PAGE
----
From the discussion A simple way to obtain $\prod_{p \in \mathbb{P}} \frac{1}{1-p^{-s}} = \sum_{n =1}^{\infty} \frac{1}{n^s}$ on math.stackexchange, I learnt an elementary proof of Euler product formula; in fact, I found it so remarkable that I decided to write a post on it.

We only need the two following basic lemmas; only sketchs of proof are given, we refer to Jean Jacod’s book, Probability essentials, for more information.

Definition: $\{ E_i \mid i \in I \}$ is a family of independent events if for every finite subset $J \subset I$, $\displaystyle P \left( \bigcap\limits_{j \in J} E_j \right)= \prod\limits_{j \in J} P(E_j)$.

Lemma: Let $P$ be a probability measure and $\{ E_i \mid i \geq 1 \}$ be a family of independent events. Then $\displaystyle P \left( \bigcap\limits_{i \geq 1} E_i \right) = \prod\limits_{i \geq 1} P(E_i)$.

Sketch of proof. $\left( \bigcap\limits_{i=1}^n E_i \right)$ is a decreasing sequence of events, hence $\displaystyle P \left( \bigcap\limits_{i \geq 1} E_i \right) = \lim\limits_{n \to + \infty} P \left( \bigcap\limits_{i=1}^n E_i \right)= \lim\limits_{n \to + \infty} \prod\limits_{i=1}^n P(E_i) = \prod\limits_{i \geq 1} P(E_i)$. $\square$

Lemma: If $\{ E_i \mid i \in I \}$ is a familiy of independent events, then $\{ E_i^c \mid i \in I \}$ so is.

Sketch of proof. Using inclusion-exclusion principle, prove by induction on $n$ that every subfamily $\{E_{i_1}, \dots E_{i_n} \}$ of cardinality $n$ satisfies $P \left( \bigcap\limits_{k=1}^n E_{i_k}^c \right)= \prod\limits_{k=1}^n P \left( E_{i_k}^c \right)$.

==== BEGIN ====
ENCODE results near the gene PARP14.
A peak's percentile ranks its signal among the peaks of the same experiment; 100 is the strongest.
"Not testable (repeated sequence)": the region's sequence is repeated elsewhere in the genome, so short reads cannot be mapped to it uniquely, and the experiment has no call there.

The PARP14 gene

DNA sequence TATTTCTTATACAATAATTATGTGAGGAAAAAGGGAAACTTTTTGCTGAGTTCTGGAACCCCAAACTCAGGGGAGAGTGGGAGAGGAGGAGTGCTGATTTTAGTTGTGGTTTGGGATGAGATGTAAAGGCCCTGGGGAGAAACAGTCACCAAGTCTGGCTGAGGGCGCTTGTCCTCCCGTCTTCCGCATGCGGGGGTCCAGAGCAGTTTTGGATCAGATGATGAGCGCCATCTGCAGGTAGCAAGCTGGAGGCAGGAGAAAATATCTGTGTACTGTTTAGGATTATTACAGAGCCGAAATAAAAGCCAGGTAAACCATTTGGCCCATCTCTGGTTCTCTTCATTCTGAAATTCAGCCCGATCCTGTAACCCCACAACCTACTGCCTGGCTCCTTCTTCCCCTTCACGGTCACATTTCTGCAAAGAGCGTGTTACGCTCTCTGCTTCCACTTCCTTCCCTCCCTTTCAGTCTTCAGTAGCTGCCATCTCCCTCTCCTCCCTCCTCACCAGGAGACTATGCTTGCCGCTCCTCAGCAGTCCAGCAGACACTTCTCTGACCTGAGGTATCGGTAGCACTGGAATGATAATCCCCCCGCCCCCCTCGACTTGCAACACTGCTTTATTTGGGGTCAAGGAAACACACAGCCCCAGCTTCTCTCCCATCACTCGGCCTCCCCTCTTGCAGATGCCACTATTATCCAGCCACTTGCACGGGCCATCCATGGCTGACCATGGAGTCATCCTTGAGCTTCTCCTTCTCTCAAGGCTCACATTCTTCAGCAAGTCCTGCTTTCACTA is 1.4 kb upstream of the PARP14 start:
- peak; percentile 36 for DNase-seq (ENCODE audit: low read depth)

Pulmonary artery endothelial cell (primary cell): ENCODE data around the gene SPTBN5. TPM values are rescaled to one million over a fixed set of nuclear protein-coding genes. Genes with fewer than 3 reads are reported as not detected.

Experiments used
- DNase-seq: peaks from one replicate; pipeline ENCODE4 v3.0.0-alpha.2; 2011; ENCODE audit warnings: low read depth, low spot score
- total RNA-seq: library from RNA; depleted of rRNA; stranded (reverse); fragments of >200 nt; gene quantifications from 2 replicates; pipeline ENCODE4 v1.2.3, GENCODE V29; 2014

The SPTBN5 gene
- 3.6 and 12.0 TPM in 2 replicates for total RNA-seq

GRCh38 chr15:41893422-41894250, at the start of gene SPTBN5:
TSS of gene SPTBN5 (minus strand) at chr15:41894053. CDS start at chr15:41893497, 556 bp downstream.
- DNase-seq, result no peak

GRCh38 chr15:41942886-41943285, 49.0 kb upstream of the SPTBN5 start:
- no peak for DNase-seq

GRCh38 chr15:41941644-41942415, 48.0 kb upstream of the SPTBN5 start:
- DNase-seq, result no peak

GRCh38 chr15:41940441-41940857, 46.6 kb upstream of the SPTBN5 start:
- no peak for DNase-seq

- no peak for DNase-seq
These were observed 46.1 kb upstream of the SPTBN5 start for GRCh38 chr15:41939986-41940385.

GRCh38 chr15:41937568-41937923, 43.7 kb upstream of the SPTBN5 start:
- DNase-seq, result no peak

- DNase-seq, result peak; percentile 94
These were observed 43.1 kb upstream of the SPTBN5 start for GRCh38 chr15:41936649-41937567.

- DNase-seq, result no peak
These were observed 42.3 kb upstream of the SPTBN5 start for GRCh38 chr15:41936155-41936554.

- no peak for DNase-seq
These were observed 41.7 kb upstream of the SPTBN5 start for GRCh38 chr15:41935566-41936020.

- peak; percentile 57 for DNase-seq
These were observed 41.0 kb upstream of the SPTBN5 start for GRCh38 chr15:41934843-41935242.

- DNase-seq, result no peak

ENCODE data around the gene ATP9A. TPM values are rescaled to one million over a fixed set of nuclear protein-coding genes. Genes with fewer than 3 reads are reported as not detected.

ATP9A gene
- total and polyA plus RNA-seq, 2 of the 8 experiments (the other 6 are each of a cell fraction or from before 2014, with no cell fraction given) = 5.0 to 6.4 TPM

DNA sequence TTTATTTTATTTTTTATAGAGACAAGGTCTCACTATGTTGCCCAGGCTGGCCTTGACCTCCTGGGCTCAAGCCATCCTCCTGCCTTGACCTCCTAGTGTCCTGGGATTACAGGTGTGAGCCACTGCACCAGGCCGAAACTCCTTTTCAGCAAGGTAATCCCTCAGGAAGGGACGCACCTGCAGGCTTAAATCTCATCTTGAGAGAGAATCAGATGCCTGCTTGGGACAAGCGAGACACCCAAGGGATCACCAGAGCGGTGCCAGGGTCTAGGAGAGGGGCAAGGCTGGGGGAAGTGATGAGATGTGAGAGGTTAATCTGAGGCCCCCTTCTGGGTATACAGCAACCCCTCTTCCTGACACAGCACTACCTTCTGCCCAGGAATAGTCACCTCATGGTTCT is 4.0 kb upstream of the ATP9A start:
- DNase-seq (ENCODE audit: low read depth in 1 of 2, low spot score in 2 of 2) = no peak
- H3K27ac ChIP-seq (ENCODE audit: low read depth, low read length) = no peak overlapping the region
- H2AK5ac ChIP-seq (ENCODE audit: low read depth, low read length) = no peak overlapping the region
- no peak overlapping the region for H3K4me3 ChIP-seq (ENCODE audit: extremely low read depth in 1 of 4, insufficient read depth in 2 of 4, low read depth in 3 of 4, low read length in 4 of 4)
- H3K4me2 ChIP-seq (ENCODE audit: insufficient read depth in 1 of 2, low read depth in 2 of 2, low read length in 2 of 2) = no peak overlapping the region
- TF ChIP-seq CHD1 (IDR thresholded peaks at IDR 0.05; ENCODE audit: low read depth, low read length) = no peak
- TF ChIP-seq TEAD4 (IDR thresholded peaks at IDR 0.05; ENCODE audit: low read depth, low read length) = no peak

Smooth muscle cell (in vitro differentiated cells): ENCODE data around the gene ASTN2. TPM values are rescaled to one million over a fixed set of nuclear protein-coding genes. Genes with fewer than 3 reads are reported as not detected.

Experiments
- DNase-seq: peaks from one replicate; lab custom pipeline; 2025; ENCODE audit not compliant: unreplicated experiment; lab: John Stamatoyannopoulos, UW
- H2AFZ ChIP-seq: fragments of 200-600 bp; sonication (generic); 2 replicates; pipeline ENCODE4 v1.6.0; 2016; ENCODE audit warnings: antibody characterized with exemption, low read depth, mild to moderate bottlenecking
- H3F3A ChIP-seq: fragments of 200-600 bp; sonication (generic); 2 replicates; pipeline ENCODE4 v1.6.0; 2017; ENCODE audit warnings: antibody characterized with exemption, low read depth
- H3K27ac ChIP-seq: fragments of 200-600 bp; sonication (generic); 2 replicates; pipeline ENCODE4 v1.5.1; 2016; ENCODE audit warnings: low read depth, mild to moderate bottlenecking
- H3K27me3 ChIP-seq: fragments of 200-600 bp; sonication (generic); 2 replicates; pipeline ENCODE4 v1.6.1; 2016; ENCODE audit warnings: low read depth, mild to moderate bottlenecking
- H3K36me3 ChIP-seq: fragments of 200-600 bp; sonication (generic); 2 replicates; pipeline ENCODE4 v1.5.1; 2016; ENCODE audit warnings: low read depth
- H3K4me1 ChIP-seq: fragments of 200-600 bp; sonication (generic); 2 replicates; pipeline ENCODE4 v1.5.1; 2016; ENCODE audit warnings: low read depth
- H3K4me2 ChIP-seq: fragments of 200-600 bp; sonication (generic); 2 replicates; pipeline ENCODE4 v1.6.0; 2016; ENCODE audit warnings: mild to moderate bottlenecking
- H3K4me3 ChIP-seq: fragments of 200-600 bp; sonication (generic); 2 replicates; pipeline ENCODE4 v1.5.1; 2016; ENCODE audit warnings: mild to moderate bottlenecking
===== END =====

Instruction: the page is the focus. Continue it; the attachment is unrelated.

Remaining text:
For $n=2$, we have $\begin{array}{lcl} P(E_1^c \cap E_2^c ) & = & 1- P(E_1 \cup E_2)= 1- P(E_1) - P(E_2 ) + P(E_1 \cap E_2) \\ \\ & = & 1- P(E_1) - P(E_2) + P(E_1) P(E_2) = ( 1 - P(E_1)) (1- P(E_2)) \\ \\ & = & P(E_1^c) P(E_2^c) \hspace{1cm} \square \end{array}$

Theorem: Let $s > 1$. Then $\displaystyle \zeta(s):= \sum\limits_{n \geq 1} \frac{1}{n^s} = \prod\limits_{p \in \mathbb{P}} \frac{1}{1-p^{-s}}$.

Proof. Let $X : \mathbb{N} \to \mathbb{N}$ be a random variable and $P$ be a probability measure such that $\displaystyle P(X=n)= \frac{\zeta(s)^{-1}}{n^s}$;

for example, take $X= \mathrm{Id}$ and $P ( \{n \})= \frac{\zeta(s)^{-1}}{n^s}$. Let $E_k$ be the event “ $X$ is divisible by $k$“. Notice that $\displaystyle P(E_k)= \sum\limits_{i \geq 1} P(X=ik) = \sum\limits_{i \geq 1} \frac{\zeta(s)^{-1}}{n^s} = k^{-s}$.

Therefore, for any primes $k_1 , \dots, k_r$, $\displaystyle P \left( \bigcap\limits_{j=1}^r E_{k_j} \right)= P \left( E_{\prod\limits_{j=1}^r k_j} \right) = \prod\limits_{j=1}^r k_j^{-s} = \prod\limits_{j=1}^r P(E_{k_j})$.

We deduce that $\{ E_k \mid k \ \text{prime} \}$ is a family of independent events. Because $X=1$ if and only if $X$ is not divisible by any prime, we have $\displaystyle \frac{1}{\zeta(s)} = P(X=1)= P \left( \bigcap\limits_{p \in \mathbb{P}} E_p^c \right) =\prod\limits_{p \in \mathbb{P}} \left( 1- P(E_p) \right) = \prod\limits_{p \in \mathbb{P}} \left( 1-p^{-s} \right)$. $\square$